Kris Bryant leads off and Javy Baez makes his return to the lineup after a brief absence following a fastball to the elbow. Albert Almora Jr. is hitting third while Anthony Rizzo cleans up.
Willson Contreras is behind the plate, Addison Russell isn’t at short, Kyle Schwarber is in left, and Ian Happ mans the opposite corner. If it seems odd that Jason Heyward is out, consider that the Dodgers have a finesse lefty on the mound. He has really been hitting fastballs well and doesn’t do so hot against southpaws.
In the words of LL Cool J, Mike Montgomery has been something like a phenomenon during his stint in the rotation. He’s given up a total of three runs in four starts, with one run allowed in each of the last three. And two of those runs came via solo homers, so he’s done an incredible job of limiting opposing offenses and keeping runners off base.
That comes from issuing only three walks and generating a 60.9 percent groundball rate. Believe it or not, that latter number is actually lower than his season average of 62 percent, a mark that ranks sixth in baseball among pitchers with at least 20 innings.
The .164 BABIP is a little scary and makes you wonder whether things could take a turn for Monty here soon, but he’s been remarkably consistent in terms of his control and consistency. He’s just so calm out there, even when he wears a loss in a game in which he allowed a single run.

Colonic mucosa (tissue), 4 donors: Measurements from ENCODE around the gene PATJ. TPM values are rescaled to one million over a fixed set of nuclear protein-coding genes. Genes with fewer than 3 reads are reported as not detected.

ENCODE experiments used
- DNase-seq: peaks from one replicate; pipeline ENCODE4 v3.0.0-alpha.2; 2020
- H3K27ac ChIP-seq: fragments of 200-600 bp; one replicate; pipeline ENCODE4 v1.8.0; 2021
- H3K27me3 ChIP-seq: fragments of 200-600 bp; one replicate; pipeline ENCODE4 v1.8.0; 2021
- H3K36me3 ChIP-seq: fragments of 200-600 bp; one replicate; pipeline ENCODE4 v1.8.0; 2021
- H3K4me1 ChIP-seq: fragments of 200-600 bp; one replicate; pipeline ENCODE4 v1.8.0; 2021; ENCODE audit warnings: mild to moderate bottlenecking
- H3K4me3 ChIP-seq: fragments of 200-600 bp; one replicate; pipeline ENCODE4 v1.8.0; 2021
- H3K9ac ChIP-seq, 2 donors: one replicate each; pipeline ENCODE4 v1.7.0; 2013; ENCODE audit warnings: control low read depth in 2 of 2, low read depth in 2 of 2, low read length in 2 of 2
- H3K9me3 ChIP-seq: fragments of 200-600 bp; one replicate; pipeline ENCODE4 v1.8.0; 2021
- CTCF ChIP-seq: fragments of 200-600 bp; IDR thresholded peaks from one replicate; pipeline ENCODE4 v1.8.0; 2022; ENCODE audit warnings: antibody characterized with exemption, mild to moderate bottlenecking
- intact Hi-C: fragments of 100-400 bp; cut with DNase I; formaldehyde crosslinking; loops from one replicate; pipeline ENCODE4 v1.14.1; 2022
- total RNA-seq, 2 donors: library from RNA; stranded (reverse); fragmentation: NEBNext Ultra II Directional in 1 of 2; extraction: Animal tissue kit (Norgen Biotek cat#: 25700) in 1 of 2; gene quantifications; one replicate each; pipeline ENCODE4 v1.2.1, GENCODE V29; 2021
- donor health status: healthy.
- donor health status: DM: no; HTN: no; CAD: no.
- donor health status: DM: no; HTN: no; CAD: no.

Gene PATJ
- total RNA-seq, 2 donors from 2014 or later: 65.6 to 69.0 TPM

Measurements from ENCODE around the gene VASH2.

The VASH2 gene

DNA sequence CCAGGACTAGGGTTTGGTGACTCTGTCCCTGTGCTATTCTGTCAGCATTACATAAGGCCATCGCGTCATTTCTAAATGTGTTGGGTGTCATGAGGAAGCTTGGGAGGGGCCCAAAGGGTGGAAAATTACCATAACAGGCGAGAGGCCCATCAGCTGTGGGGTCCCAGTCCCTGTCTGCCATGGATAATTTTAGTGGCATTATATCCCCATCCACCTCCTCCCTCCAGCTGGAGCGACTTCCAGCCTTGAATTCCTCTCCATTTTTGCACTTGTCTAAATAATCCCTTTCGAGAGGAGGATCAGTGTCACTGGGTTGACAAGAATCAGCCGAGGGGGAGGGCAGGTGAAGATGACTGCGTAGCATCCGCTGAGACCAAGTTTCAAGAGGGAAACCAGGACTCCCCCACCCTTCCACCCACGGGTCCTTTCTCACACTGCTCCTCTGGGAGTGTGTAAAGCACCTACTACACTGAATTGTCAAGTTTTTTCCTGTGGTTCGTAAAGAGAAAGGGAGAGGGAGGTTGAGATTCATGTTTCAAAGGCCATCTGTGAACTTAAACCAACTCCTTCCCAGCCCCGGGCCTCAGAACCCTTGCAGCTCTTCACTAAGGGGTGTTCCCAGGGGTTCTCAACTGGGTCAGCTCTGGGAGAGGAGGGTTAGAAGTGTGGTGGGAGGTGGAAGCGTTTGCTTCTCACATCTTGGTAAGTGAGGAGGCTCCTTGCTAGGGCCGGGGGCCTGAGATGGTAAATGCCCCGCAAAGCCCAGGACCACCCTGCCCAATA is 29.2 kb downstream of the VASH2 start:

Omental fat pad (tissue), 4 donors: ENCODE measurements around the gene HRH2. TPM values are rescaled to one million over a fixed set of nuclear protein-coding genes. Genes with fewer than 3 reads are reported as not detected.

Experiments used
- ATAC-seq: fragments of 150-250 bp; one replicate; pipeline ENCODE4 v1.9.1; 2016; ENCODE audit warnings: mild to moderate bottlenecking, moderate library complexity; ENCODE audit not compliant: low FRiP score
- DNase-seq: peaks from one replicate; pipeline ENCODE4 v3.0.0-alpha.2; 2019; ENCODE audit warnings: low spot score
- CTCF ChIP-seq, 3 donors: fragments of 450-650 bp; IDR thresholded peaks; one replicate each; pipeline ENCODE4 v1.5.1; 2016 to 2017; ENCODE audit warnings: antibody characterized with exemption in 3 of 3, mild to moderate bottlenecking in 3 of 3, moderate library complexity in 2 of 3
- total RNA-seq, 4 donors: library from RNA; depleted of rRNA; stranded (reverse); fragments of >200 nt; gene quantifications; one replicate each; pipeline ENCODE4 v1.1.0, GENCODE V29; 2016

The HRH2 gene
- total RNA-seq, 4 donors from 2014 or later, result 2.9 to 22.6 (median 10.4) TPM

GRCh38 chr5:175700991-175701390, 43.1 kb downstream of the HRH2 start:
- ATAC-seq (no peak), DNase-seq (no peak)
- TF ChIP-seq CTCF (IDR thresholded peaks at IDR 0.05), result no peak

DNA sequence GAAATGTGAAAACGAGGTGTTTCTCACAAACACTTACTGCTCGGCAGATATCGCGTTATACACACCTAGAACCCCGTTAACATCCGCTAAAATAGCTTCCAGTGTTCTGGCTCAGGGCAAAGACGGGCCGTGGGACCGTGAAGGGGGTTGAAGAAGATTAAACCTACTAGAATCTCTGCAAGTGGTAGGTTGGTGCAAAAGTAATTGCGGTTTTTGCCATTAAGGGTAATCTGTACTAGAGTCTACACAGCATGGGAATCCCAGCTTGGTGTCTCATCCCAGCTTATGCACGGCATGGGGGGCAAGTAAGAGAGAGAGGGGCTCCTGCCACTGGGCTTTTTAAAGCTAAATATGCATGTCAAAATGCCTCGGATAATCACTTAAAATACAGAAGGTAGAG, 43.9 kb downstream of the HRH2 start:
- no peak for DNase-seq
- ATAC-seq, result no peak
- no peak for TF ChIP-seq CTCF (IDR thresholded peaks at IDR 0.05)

Former Cub Rich Hill makes up the other half of tonight’s battle between curveballing lefties as he takes the bump for the Dodgers. This will be the 38-year-old’s first start in a month after heading to the DL when a blister on his middle finger ripped open two pitches into his May 19 start.
Hill had been having a terrible season to that point, posting a 6.20 ERA with a 6.34 FIP that came from problems with his signature pitch. The curve was not breaking the way he wanted it to and it was just getting tagged as a result. Nearly half of the contact Hill gave up was hard and less than a third of it was on the ground, hence the 2.55 HR/9 rate.
But he struck out 10 over 4.2 innings in a rehab start last Thursday and credits a mechanical change with getting his curveball back where he needs it to be. That could be bad news for the Cubs, who’ve struggled against breaking stuff in the past and who’ve had a hard time with Hill as well.
“I would say my curveball was probably the best it’s been in three years,” Hill told Bill Plunkett of the Orange County Register. “My fastball was as good as it was in 2016 and last year. We made a few mechanical changes, small changes that made a huge difference. The ball was really coming out of my hand the way that I want it to.”
Those mechanical changes he mentioned came after pitching coach Rick Honeycutt noticed that Hill was out of alignment on the mound. So instead of toeing the rubber, he is shifting his weight back onto his left heel. Just as important is a very different kind of healing that Hill may not be quite as confident about.
He’s always had blister issues, which isn’t a big surprise for a guy who throws as many curves as he does. Basically just a fastball/curve guy, Hill will spin it about 40 percent of the time. Getting A-ball players to swing and miss at that is one thing, but having it working about MLB hitters is a different story. And on what figures to be a wet night in Chicago, grip issues could arise.
Weather permitting, first pitch is set for 7:05pm CT and can be seen on ABC 7 or heard on 670 The Score.
Here is tonight's #Cubs lineup for game two of the doubleheader.
— Chicago Cubs (@Cubs) June 19, 2018